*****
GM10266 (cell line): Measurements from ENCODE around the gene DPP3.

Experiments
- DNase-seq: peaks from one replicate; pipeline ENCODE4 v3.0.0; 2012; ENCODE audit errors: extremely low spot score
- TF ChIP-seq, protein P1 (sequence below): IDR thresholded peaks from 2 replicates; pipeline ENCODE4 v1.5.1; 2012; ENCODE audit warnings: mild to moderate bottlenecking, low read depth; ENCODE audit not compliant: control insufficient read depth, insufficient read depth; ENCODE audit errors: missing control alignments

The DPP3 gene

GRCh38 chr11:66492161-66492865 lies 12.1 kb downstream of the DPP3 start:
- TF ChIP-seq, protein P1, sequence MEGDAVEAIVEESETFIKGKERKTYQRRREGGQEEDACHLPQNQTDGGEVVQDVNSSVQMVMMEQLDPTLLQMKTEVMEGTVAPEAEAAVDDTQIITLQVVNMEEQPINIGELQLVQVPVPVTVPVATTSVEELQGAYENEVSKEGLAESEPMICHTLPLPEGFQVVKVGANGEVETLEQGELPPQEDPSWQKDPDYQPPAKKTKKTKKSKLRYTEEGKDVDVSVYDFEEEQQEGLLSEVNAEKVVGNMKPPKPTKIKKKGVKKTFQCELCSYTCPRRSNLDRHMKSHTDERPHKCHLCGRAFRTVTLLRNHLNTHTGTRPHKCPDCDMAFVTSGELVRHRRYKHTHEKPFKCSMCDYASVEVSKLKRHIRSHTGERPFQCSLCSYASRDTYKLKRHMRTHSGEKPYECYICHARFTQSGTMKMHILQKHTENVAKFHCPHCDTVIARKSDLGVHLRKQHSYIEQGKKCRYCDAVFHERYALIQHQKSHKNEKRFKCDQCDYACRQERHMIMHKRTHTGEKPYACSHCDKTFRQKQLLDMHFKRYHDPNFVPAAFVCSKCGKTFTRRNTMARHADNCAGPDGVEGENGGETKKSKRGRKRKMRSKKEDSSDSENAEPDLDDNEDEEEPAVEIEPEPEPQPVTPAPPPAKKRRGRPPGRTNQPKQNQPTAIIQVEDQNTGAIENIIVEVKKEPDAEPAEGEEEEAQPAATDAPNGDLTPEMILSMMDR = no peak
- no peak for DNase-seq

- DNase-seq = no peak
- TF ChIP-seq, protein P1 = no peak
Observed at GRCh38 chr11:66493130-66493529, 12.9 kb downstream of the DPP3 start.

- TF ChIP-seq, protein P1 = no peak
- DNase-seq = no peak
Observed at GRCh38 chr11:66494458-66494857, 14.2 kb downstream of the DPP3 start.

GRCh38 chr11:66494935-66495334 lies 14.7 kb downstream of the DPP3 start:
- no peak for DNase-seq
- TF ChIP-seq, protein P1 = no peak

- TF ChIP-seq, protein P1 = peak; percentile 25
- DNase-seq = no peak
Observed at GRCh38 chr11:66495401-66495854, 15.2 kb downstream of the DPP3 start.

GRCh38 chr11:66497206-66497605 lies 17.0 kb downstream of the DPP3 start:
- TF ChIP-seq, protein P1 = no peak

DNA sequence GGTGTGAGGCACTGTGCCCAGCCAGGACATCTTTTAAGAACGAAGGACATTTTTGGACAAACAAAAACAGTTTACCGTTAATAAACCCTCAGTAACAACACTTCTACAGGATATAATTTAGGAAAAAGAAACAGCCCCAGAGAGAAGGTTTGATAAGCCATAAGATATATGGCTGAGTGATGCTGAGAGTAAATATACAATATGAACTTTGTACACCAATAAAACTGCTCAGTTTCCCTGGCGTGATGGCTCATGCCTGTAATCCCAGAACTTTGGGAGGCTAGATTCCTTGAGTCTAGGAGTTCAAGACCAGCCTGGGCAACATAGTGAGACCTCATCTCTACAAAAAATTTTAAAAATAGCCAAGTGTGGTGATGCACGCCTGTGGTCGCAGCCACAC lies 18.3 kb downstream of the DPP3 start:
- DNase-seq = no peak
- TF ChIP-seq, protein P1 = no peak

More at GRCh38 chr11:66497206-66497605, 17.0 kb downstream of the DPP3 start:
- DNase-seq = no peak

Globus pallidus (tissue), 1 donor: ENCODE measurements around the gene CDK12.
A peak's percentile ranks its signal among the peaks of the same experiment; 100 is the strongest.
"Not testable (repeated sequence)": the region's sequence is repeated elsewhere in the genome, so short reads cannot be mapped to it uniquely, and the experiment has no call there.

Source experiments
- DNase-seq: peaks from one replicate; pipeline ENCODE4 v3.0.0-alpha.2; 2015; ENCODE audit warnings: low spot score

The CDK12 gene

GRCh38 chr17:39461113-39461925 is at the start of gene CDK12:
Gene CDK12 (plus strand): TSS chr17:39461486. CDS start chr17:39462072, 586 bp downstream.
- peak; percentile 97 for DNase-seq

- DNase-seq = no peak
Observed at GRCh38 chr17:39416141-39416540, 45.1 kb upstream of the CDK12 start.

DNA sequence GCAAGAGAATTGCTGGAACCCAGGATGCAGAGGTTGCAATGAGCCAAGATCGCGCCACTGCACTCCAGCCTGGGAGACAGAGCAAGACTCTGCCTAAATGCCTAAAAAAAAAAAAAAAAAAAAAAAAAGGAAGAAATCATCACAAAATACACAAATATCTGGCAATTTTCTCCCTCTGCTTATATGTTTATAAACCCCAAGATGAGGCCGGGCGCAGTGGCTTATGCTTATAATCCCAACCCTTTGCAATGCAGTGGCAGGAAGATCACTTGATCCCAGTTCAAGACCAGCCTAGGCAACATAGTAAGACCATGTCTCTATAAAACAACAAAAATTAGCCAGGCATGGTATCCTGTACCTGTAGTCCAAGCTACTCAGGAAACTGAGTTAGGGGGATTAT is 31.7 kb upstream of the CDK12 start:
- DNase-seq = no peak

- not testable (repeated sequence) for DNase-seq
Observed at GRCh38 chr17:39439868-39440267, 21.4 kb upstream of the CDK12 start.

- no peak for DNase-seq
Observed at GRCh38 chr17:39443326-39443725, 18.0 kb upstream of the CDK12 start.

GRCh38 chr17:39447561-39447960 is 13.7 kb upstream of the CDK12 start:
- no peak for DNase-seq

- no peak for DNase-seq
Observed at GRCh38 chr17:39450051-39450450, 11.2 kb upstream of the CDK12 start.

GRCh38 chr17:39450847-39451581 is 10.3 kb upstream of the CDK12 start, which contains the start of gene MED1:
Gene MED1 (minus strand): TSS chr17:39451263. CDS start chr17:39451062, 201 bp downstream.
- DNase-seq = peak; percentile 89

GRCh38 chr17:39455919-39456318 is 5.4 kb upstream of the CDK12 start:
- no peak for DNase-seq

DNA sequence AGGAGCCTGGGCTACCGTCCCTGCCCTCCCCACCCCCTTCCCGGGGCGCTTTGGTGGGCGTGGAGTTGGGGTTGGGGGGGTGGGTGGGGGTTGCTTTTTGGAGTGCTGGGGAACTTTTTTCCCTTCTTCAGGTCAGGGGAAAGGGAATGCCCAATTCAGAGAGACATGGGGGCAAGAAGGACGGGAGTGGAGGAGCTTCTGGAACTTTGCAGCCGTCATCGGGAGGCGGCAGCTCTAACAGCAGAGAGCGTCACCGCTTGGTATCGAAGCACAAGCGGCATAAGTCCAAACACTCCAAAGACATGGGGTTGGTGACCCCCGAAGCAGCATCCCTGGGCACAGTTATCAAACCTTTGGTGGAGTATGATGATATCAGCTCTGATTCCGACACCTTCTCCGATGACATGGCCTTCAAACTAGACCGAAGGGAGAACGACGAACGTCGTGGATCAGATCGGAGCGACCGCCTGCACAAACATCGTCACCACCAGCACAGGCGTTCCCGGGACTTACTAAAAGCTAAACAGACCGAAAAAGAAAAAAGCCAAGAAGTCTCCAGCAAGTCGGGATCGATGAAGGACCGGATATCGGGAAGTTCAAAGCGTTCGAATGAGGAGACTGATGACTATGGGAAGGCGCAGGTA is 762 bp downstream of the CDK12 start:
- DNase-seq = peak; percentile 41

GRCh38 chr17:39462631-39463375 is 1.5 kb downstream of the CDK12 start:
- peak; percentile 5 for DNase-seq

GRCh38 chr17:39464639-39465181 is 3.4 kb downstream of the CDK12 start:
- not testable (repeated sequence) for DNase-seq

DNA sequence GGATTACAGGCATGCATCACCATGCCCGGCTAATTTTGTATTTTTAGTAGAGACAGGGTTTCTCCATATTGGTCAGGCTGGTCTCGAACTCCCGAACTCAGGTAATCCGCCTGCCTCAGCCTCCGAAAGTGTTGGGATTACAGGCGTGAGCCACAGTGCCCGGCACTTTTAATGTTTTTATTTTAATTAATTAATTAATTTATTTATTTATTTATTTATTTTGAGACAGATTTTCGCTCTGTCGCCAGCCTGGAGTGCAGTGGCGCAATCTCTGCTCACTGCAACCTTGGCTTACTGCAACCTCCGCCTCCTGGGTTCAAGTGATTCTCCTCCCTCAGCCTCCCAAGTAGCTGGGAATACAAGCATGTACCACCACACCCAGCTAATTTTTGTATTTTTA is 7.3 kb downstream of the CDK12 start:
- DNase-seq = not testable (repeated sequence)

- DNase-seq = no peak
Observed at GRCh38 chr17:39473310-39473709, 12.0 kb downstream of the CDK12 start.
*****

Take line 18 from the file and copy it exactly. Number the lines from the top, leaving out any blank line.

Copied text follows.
- TF ChIP-seq, protein P1 = peak; percentile 25